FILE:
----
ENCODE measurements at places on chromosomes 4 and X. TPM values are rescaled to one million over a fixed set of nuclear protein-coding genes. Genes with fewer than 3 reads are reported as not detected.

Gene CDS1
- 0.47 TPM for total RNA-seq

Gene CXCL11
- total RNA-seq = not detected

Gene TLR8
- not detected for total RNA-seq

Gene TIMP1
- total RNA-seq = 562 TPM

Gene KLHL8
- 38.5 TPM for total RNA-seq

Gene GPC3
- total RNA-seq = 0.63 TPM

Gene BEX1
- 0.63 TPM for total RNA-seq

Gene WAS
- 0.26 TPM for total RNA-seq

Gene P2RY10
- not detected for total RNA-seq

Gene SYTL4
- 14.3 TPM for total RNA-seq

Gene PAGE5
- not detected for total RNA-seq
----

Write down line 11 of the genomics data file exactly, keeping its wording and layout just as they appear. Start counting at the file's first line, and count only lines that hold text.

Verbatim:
- 38.5 TPM for total RNA-seq